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Top StoriesNamed Person scheme - NHS Lothian under pressure to recruit new staff

Named Person scheme – NHS Lothian under pressure to recruit new staff

NURSING leaders have warned one of Scotland’s biggest health boards may not have enough staff to cope with the Named Person scheme.
The Royal Hospital for Sick Children in Edinburgh
The Royal Hospital for Sick Children in Edinburgh
 NHS Lothian already has a 44 per cent vacancy rate in Midlothian, as well as a 19 per cent shortage elsewhere.

The controversial Named Person scheme is set to become law in August.

A state representative will be appointed to every child under 18, with health visitors taking on the role for children under five.

Ministers have promised to fund an extra 500 posts across Scotland, with 61 in Lothian, but the health board still faces a rush to fill them in time.

NHS Lothian covers a population of 826,00 people as well as providing care nationally. It currently has 24,000 full and part time staff.

Royal College of Nursing Scotland Associate Director Norman Provan said: “We have significant concerns.

“ Health visitors – who will be the Named Person for children aged 0-5 years – are already under serious pressure, with NHS Lothian experiencing great difficulties recruiting enough now, let alone the additional health visitors they will need to implement the Named Person role and the recently-introduced new health visitor pathway.

“While we welcome the fact that the Scottish Government is providing funding for 500 more health visitors, these additional posts are being phased in and won’t all be in place when the Named Person comes into force in August 2016.

He added: “NHS Lothian needs to redouble its efforts to fill its current health visitor vacancies and look at all the options – including asking the Scottish Government to incentivise recruitment through applying a recruitment premia – to recruit the additional health visitors needed to implement the Named Person legislation.

“What the board cannot, and must not, do is ask the current health visitor workforce to take on more to meet the requirements of the Named Person legislation without sufficient resources to do this safely.”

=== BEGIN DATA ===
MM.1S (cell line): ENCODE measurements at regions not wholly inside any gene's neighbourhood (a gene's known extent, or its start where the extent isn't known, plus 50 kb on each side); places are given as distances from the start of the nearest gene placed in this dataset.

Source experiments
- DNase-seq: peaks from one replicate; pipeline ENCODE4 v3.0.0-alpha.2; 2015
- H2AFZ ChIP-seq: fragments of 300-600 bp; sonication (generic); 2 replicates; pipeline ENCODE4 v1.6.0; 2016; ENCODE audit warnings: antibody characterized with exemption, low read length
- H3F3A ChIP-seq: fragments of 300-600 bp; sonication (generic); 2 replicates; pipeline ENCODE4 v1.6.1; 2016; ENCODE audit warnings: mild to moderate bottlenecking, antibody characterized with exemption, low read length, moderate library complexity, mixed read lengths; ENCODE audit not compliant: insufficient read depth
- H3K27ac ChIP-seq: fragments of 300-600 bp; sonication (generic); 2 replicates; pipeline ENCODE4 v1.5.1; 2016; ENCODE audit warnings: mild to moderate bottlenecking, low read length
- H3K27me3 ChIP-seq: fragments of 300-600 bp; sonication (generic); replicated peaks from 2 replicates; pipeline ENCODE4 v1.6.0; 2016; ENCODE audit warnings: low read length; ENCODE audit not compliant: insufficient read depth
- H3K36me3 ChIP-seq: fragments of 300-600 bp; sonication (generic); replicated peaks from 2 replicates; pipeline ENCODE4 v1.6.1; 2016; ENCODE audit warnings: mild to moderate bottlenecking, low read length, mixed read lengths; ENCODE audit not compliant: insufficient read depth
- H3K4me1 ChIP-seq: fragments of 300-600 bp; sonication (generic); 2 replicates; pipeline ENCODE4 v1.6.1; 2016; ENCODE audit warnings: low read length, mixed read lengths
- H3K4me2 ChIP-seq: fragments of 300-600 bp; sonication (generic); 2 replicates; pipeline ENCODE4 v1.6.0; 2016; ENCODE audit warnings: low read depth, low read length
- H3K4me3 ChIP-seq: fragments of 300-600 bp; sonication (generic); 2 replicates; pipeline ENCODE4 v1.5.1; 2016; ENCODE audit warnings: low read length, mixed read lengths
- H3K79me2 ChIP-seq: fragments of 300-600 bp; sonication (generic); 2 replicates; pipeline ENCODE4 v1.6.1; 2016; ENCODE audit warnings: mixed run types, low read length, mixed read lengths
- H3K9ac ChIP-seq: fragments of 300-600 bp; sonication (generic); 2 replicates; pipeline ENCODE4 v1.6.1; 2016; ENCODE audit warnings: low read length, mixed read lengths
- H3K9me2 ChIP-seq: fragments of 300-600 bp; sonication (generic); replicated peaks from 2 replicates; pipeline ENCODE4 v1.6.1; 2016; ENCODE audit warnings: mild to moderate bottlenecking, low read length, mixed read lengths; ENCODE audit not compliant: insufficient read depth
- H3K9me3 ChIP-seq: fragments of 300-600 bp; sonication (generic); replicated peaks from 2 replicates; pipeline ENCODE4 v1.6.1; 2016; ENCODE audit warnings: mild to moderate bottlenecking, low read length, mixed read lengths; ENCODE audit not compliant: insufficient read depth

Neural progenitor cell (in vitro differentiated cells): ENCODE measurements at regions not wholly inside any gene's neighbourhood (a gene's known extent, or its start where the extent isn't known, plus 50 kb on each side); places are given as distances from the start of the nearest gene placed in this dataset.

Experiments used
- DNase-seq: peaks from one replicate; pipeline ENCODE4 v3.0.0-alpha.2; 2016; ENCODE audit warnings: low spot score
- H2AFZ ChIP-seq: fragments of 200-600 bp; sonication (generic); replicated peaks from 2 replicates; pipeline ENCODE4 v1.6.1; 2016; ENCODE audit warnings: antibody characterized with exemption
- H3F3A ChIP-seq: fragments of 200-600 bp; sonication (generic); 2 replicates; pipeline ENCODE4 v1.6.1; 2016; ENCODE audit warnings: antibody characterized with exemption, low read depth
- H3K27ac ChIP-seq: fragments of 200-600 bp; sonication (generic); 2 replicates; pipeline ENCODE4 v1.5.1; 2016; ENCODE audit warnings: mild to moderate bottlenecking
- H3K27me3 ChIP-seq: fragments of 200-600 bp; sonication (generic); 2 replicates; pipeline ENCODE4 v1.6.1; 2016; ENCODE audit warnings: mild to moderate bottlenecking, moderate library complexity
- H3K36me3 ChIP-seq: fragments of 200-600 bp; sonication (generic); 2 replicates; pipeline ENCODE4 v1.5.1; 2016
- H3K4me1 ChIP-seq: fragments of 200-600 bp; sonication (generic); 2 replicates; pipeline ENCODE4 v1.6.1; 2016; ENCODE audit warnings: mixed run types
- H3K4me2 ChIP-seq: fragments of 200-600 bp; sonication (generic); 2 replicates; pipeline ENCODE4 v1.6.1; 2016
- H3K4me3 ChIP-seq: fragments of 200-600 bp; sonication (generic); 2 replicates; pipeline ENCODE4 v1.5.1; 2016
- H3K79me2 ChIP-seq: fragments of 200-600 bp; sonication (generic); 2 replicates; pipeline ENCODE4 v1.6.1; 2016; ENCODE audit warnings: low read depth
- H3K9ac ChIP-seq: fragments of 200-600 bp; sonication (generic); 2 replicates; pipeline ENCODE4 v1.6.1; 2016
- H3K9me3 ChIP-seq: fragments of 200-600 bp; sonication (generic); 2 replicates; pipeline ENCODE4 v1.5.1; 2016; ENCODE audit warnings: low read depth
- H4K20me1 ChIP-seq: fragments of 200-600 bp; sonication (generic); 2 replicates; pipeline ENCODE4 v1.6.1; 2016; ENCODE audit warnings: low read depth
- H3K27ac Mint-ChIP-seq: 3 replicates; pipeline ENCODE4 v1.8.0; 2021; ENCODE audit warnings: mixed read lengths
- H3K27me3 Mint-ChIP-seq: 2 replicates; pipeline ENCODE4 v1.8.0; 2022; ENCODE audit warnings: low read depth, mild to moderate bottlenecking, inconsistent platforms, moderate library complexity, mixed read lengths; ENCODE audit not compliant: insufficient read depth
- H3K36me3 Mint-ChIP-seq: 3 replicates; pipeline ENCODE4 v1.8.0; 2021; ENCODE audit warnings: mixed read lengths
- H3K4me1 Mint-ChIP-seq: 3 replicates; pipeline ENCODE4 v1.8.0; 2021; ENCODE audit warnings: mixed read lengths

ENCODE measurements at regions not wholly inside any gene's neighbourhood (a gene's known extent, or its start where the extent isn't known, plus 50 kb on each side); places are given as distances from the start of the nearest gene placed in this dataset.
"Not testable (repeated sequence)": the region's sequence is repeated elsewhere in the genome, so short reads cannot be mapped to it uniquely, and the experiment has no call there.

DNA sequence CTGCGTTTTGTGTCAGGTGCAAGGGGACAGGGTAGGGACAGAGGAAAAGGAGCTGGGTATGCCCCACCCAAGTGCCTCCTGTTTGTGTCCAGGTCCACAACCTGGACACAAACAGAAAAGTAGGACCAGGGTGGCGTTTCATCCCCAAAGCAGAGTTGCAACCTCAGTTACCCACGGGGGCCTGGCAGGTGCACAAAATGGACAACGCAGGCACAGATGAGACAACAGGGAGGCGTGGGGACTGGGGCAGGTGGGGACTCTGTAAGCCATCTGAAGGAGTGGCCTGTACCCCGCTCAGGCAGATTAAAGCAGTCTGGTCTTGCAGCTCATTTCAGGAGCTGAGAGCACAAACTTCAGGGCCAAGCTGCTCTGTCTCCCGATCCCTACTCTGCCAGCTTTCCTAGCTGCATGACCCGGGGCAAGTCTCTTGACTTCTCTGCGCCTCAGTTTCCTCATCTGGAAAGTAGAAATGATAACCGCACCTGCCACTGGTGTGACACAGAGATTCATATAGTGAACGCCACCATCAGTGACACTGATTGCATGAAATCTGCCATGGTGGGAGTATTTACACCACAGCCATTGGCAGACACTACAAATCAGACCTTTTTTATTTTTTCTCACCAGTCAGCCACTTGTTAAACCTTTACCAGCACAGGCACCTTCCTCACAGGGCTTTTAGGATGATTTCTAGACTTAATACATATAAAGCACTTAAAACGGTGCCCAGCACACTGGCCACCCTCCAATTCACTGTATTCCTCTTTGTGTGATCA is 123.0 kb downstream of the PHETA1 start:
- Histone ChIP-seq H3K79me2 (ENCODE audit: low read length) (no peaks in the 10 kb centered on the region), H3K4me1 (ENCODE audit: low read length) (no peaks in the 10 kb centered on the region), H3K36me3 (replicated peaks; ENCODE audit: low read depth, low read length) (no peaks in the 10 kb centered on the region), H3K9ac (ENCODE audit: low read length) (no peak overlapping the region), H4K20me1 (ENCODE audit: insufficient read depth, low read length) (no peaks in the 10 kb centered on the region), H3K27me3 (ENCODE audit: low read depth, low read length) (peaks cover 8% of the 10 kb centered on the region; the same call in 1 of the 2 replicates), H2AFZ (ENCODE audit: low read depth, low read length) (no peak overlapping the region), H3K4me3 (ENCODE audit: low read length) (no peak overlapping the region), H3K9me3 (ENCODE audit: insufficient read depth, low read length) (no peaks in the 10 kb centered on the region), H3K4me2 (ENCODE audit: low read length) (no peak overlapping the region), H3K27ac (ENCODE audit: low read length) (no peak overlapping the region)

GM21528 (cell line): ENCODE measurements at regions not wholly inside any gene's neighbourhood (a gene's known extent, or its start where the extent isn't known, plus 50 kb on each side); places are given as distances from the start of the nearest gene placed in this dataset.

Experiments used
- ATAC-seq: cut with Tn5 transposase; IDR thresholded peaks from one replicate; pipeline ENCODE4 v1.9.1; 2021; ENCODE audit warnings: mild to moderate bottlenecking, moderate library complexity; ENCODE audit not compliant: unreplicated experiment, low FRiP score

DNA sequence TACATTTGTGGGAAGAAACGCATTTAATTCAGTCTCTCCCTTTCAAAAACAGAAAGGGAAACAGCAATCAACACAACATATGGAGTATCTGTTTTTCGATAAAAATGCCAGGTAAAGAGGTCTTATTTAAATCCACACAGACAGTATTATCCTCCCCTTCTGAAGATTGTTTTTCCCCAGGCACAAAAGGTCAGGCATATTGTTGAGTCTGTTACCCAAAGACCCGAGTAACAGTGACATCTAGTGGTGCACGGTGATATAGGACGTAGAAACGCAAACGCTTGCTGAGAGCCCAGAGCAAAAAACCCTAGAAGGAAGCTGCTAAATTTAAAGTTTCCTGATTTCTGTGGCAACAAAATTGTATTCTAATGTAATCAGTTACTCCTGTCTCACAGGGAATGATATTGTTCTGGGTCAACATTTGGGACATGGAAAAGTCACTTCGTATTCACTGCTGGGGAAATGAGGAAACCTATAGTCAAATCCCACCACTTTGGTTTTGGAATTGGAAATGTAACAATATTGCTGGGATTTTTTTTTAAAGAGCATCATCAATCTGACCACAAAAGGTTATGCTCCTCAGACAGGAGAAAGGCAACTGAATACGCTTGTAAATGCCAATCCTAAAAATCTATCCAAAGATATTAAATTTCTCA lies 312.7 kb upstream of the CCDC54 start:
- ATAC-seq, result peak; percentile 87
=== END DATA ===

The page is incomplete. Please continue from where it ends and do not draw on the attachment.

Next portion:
A Scottish Government spokesman said £41.6m would be invested to provide 500 extra health visitors in Scotland and make sure staffing levels were adequate.

He added: “Health visitors are valued members of the nursing workforce and we remain committed to their vital contribution to improving the health and wellbeing of children, young people and families.

“The role of the Named Person is to provide a single point of contact for parents and children who can help and support them in liaising with other services.”

NHS Lothian said it had put in place a UK-wide recruitment campaign, a speedier recruitment process, an up-skilling programme, intensive training, disruption allowance for Midlothian posts and was working to support recently retired staff return to practice.

Professor Alex McMahon, Interim Nurse Director, NHS Lothian, said:

“Securing our health visitor service is a priority for NHS Lothian and we are encouraged to see that the overall position has not changed significantly which suggests the measures we have put in place are having an impact.

“The slight improvement in Midlothian is encouraging but accept the situation remains challenging.

“To support the named person criteria, 18 newly qualified health visitors are due to take up post in September.”

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